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Working That Posterior Chain with RDLs
We often use the term, “A chain is only as strong as its weakest link.” But the problem with many athletes is that they avoid working on their weak “links” and only like to work on what they are good at. Human nature at its best!
Too often, the posterior chain is the area most neglected by many athletes of all varieties – strength athletes, weightlifters, powerlifters, or a variety of fitness enthusiasts. But, by avoiding that posterior chain work, they miss out on a necessary component of training. The body needs to have balanced training for maximum performance as well as, most importantly, injury prevention.
The posterior chain involves the large muscle groups of the back, hips and hamstrings – not exactly the “mirror muscles” that many lifters emphasize, but super important, nonetheless. One of the best methods to develop these muscle groups is the RDL or Romanian deadlift.
When done properly, the RDL has lots of benefits. No other exercise hits the hamstrings so well in a coordinated fashion with the glutes and low back. The RDL is a closed chain exercise that closely simulates what happens in most sports, as it assists in that strong, athletic “ready” position. It is an awesome assistance strength exercise that makes squats and deadlifts even better yet. Finally, for those desiring to improve cleans and snatches, this is a great exercise for teaching the body to keep the “shoulders in front of the bar” for that dynamic, explosive top pull.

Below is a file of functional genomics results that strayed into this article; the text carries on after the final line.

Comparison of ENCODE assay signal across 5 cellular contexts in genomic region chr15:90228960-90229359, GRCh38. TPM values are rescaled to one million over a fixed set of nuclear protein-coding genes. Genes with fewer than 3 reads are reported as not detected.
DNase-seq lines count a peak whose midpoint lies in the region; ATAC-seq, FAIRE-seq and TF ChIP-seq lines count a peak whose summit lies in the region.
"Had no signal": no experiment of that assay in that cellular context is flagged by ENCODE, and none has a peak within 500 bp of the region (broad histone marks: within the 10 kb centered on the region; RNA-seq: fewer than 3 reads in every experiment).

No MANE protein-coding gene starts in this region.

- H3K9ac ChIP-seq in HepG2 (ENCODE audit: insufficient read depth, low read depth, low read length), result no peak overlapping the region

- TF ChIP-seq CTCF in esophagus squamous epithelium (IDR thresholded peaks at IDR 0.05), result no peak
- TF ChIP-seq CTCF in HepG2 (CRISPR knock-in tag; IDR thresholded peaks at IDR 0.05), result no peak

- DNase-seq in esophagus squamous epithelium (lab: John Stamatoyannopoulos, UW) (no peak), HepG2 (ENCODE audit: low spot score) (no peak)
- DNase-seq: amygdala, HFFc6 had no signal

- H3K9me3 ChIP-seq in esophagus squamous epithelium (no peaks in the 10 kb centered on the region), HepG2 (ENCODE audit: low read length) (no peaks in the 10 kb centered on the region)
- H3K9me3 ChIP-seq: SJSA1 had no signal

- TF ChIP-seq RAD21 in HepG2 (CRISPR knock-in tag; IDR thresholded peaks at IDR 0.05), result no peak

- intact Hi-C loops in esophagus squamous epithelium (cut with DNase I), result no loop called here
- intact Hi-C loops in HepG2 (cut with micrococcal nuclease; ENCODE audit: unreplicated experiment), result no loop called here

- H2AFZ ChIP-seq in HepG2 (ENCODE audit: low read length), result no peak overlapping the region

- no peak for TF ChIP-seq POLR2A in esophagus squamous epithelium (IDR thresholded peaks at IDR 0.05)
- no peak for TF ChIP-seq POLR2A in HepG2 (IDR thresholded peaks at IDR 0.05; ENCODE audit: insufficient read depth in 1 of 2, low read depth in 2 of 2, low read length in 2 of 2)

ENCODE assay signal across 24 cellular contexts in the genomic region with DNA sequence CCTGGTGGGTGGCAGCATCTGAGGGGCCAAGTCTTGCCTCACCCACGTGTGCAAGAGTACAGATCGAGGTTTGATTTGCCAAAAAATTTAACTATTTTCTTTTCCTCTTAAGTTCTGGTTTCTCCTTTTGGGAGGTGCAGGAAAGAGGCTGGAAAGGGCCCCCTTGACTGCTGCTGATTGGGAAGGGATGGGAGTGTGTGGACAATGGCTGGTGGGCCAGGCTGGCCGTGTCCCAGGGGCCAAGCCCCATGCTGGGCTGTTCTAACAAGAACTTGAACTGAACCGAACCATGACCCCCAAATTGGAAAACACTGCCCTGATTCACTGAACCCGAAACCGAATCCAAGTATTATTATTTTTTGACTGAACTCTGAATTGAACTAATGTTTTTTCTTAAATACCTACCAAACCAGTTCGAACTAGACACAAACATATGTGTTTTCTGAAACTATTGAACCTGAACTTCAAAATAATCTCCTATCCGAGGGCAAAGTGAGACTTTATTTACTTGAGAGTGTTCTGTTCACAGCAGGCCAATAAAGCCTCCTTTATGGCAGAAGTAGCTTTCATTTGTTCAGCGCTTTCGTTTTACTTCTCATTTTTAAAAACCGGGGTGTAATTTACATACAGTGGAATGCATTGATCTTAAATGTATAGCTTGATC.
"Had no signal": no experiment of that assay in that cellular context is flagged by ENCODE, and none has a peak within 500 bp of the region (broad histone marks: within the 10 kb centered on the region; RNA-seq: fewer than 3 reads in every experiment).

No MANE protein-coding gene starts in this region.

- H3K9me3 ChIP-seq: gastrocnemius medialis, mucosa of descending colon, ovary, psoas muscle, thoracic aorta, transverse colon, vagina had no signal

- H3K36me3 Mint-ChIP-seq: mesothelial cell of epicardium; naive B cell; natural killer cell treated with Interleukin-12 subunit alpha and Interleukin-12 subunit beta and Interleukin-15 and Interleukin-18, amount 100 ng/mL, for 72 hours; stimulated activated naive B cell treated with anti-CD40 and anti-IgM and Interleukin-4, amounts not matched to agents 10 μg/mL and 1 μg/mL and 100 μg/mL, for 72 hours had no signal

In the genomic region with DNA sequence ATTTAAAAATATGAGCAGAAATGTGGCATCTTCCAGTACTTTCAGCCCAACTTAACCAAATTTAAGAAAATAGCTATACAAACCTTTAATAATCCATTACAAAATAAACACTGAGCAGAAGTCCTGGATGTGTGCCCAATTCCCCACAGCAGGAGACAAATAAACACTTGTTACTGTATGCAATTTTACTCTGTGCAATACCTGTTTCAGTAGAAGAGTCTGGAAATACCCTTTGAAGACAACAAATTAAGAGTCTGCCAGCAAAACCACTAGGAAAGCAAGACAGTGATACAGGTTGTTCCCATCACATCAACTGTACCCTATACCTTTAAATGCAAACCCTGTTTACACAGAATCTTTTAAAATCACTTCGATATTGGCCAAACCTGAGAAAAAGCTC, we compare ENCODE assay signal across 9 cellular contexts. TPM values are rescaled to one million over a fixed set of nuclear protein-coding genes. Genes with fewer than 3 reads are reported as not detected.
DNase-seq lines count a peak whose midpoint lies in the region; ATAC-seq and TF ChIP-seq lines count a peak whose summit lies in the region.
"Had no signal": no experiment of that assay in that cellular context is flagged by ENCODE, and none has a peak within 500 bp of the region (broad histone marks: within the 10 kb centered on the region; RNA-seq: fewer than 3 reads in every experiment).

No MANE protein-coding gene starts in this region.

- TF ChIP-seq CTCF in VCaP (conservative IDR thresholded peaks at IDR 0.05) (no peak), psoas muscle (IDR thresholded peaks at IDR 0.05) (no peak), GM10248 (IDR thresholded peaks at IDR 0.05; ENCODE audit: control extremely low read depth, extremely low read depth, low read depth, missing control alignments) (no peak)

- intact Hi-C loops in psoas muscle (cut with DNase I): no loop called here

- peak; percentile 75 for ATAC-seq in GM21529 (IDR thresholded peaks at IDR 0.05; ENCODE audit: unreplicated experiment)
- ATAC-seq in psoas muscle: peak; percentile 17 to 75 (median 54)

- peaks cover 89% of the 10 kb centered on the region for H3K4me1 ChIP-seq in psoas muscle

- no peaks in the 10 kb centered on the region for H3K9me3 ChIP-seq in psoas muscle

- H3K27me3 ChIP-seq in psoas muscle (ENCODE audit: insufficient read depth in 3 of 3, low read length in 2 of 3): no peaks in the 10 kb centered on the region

Check out this video for a detailed explanation of how to perform the RDL properly:
Let’s review a few key points about technique:
- Begin and end each rep in the power position
- Clean grip
- Keep the knees bent at the same angle throughout the lift
- Hinge only at the hip (change the angle at the hip, not at the knees)
- Keep the back flat or slightly concave throughout
- No pressure on the toes throughout the movement
- Take about four-seconds to both lower from and recover to the power position
- By maintaining that hold in the power position, the tension on the posterior chain aides in building strength isometrically
- Lower the bar as far as good technique and flexibility allows (below the knees to mid-shin)
- Should be felt in the hamstrings throughout
(coaching hint: ask the athlete if they can feel the stretch in the hamstrings)
Volume and Intensity for RDLs:
There are many variables when determining training load, but typically we do four to six sets of five to eight reps twice a week.
How heavy? Learning the correct movement pattern is first and foremost, so keep the weight very light in early learning stages. This allows for proper technique (the hamstrings will react the next day!). With experience, base RDL intensity on other primary exercises. After a four-week training cycle we use clean 1RM intensity for RDLs. Over time, this increases to the front squat 1RM. With greater experience, the basis shifts to the squat 1RM. Note: not many lifters get to that intensity.
Variations of the RDL:
- Snatch grip: these are lighter but can be very helpful for getting strong in the positions that the snatch requires.
- RDL with shrug: finish the RDL with an explosive shrug at the top of the pull instead of stopping at the power position. I prefer using this movement as a strength builder rather than a power builder.
Want to get strong in the posterior chain? Try RDLs – they really work!